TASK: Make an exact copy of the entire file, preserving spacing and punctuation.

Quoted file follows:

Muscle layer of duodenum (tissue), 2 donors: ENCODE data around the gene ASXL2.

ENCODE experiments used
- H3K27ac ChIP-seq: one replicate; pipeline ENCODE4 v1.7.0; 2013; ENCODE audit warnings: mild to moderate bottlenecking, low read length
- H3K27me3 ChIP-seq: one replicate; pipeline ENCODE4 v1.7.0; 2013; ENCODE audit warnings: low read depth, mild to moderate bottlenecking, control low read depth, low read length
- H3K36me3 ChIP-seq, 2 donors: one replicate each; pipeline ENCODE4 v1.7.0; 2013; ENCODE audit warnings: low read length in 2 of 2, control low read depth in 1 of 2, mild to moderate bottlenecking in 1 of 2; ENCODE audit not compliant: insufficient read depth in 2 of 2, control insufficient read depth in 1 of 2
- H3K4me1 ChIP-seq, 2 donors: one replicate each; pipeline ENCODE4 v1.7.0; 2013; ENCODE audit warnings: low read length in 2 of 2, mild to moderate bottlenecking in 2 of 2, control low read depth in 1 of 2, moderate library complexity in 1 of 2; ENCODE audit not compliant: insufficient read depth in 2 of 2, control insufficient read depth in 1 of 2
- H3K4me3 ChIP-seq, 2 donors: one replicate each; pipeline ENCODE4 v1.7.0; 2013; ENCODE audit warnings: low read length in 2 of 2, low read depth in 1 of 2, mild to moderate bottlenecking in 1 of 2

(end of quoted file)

Muscle layer of duodenum (tissue), 2 donors: ENCODE data around the gene ASXL2.

ENCODE experiments used
- H3K27ac ChIP-seq: one replicate; pipeline ENCODE4 v1.7.0; 2013; ENCODE audit warnings: mild to moderate bottlenecking, low read length
- H3K27me3 ChIP-seq: one replicate; pipeline ENCODE4 v1.7.0; 2013; ENCODE audit warnings: low read depth, mild to moderate bottlenecking, control low read depth, low read length
- H3K36me3 ChIP-seq, 2 donors: one replicate each; pipeline ENCODE4 v1.7.0; 2013; ENCODE audit warnings: low read length in 2 of 2, control low read depth in 1 of 2, mild to moderate bottlenecking in 1 of 2; ENCODE audit not compliant: insufficient read depth in 2 of 2, control insufficient read depth in 1 of 2
- H3K4me1 ChIP-seq, 2 donors: one replicate each; pipeline ENCODE4 v1.7.0; 2013; ENCODE audit warnings: low read length in 2 of 2, mild to moderate bottlenecking in 2 of 2, control low read depth in 1 of 2, moderate library complexity in 1 of 2; ENCODE audit not compliant: insufficient read depth in 2 of 2, control insufficient read depth in 1 of 2
- H3K4me3 ChIP-seq, 2 donors: one replicate each; pipeline ENCODE4 v1.7.0; 2013; ENCODE audit warnings: low read length in 2 of 2, low read depth in 1 of 2, mild to moderate bottlenecking in 1 of 2